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Research Highlight | 30 November 2018

Narrowing a treatment plan for asthma

Asthma attacks come in three forms, and each requires a different management approach

Shortness of breath, wheezing, coughing, and a tight chest, are classic signs that the airways are swollen and a severe asthma attack is pending. The key to thwarting such an attack is early recognition and treatment of symptoms, before they become a life-threatening episode. However, there is no catch-all approach to disease management.

According to a nationwide trial run by clinicians across Japan and analyzed by statisticians at the Translational Research Center for Medical Innovation (TRI) in Kobe, the warning signs that precede a full-blown asthma attack, which differ between patients, generally fall into three distinct sets. These patterns, or ‘clusters’, are broadly characterized by how quickly symptoms worsen in the hours and days leading up to emergency hospitalization — and for each cluster, the best way to prevent another exacerbation is different.

Optimal disease control will therefore require physicians to recognize a person’s risk factors, and then tailor treatment and medications, says study lead Hiroshi Tanaka, director of the NPO Sapporo Cough Asthma and Allergy Center.

Tanaka and his colleagues recruited 190 patients from emergency rooms in hospitals across Japan, from Kyushu to Hokkaido. Half had a prior history of hospitalization for asthma episodes, the other half had just experienced their first severe attack. The researchers analyzed self-reported symptoms and behaviors in the two weeks leading up to hospital admission, and found that patients could be grouped into three general clusters.

In one cluster of 80, patients went from having moderate symptoms to needing to be hospitalized within less than eight hours. These patients tended to be younger, leaner, with a tendency toward clinical depression and smoking, and a likelihood of having stopped taking anti-asthma medications. A young patient who gets rapidly worse may thus benefit from better drug compliance.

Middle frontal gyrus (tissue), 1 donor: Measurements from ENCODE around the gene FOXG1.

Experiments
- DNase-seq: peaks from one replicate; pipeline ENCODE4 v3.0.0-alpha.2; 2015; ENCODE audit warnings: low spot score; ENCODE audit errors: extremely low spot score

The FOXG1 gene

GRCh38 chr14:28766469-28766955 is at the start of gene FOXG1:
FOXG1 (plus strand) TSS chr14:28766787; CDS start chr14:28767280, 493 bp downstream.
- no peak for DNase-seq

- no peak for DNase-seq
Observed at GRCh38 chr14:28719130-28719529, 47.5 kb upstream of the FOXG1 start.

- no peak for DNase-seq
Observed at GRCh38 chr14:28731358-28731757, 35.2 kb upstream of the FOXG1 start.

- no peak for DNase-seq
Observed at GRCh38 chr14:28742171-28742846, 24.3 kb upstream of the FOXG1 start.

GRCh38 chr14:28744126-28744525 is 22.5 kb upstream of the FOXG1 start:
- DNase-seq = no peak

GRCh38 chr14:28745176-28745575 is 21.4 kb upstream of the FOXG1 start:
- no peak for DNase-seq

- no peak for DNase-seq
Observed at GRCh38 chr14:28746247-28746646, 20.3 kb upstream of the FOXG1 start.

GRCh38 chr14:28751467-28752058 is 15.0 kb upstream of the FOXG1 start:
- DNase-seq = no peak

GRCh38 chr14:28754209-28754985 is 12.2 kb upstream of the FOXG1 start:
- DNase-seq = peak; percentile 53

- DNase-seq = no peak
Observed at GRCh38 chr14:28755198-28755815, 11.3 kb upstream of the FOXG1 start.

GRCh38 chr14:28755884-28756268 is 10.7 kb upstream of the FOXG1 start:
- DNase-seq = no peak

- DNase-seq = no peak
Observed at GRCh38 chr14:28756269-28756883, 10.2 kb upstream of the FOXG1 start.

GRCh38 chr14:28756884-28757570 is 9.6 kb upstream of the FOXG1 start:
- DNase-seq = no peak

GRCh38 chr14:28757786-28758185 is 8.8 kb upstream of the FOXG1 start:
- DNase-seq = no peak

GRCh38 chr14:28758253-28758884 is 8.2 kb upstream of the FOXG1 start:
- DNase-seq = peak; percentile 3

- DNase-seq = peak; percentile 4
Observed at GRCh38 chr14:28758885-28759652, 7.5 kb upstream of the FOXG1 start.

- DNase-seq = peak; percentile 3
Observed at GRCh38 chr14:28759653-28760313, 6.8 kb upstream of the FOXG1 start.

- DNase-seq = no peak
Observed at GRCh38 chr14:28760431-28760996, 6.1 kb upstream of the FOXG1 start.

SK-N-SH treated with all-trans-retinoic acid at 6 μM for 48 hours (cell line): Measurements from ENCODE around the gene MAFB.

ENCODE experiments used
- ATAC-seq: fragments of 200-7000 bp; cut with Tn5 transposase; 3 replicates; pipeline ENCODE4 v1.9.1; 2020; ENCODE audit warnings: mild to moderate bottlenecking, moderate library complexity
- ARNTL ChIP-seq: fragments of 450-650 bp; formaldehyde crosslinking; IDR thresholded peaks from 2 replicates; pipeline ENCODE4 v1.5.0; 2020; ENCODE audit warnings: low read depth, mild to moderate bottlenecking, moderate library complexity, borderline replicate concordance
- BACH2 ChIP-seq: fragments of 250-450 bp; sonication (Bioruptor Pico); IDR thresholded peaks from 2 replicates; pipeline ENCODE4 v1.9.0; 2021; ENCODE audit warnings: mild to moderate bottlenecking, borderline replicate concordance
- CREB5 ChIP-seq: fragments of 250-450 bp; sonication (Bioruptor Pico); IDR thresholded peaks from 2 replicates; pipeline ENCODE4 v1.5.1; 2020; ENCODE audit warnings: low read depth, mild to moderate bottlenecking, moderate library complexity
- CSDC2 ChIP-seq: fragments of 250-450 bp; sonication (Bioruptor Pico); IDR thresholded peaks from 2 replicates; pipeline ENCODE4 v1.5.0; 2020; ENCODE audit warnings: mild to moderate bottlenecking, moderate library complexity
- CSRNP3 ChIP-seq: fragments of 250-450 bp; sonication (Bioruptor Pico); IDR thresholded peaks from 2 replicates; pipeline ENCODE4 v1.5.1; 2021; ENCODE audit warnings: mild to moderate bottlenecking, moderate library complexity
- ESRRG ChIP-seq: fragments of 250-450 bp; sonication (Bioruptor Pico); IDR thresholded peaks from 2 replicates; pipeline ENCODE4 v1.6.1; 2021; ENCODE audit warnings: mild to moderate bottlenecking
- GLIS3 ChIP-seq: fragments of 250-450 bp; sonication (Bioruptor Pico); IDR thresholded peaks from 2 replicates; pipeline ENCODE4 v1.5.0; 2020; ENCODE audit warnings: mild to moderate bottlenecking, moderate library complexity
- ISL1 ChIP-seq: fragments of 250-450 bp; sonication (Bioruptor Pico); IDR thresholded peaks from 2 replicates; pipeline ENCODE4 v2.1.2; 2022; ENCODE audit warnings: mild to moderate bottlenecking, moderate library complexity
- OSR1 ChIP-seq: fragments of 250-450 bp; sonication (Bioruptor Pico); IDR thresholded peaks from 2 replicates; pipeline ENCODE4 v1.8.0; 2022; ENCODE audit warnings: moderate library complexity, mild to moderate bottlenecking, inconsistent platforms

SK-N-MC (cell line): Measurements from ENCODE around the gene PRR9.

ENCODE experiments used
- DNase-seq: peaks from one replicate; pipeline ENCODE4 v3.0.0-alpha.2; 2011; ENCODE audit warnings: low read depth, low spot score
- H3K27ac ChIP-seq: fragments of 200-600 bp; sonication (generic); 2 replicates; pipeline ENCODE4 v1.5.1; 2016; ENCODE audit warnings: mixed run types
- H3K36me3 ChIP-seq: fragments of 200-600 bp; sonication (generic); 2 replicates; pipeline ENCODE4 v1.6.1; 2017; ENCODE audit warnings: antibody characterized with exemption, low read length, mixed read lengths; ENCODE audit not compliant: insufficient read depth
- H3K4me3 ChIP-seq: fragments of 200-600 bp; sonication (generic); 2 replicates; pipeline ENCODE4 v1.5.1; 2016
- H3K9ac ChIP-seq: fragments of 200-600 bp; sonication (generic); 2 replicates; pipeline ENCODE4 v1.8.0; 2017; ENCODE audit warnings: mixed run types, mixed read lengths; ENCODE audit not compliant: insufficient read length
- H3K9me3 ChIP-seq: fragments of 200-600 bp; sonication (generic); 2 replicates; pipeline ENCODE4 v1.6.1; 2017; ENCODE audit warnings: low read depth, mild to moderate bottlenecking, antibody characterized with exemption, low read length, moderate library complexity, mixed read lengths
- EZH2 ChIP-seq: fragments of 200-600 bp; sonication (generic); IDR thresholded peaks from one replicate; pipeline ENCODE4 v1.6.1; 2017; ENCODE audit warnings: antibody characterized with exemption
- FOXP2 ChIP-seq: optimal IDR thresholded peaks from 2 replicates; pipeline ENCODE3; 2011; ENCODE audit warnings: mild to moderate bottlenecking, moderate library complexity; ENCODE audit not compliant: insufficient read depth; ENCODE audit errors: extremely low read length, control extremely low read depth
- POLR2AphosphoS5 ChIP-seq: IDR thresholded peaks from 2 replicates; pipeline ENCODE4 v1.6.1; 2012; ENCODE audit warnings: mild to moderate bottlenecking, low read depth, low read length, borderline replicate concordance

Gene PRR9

A second cluster of 76 mostly middle-aged and older individuals generally stuck to their medications but had poor perception of any breathing problems; these patients landed in the hospital around two days after an initial flare-up. In this cluster improved monitoring of breath strength could help.

The third cluster of 34 patients seemed to have good awareness and control of their asthma, yet their daily asthma symptoms just got worse over the course of more than a week until reaching the point of hospitalization. These patients may require higher drug doses.

The findings point to the need to consider entire health histories when deciding how best to prevent future asthma attacks. “Allergists, pulmonologists and primary care doctors should take note,” Tanaka says. Depending on the patient’s symptoms and disease trajectory, “we suggest different education and management strategies.”

References

  1. Tanaka, H., Nakatani, E., Fukutomi, Y., Sekiya, K., Kaneda, H. et al. Identification of patterns of factors preceding severe or life-threatening asthma exacerbations in a nationwide study. Allergy 73, 1110–1118 (2018). | article

About the Researcher

Hiroshi Tanaka, Director, NPO Sapporo Cough Asthma and Allergy Center

Hiroshi Tanaka is a respiratory specialist who treats and studies asthma, allergies and chronic obstructive pulmonary disease. He was an associate professor at the Sapporo Medical University School of Medicine before opening the Idaimae Minami Yojo Naika Clinic, in 2011, and the Sapporo Cough Asthma Allergy Center (SCAAC), in 2012. Tanaka currently serves as director of SCAAC, a non-profit organization that specializes in developing new diagnostic methods and treatments for patients with respiratory illnesses.

NPO Sapporo Cough Asthma and Allergy Center

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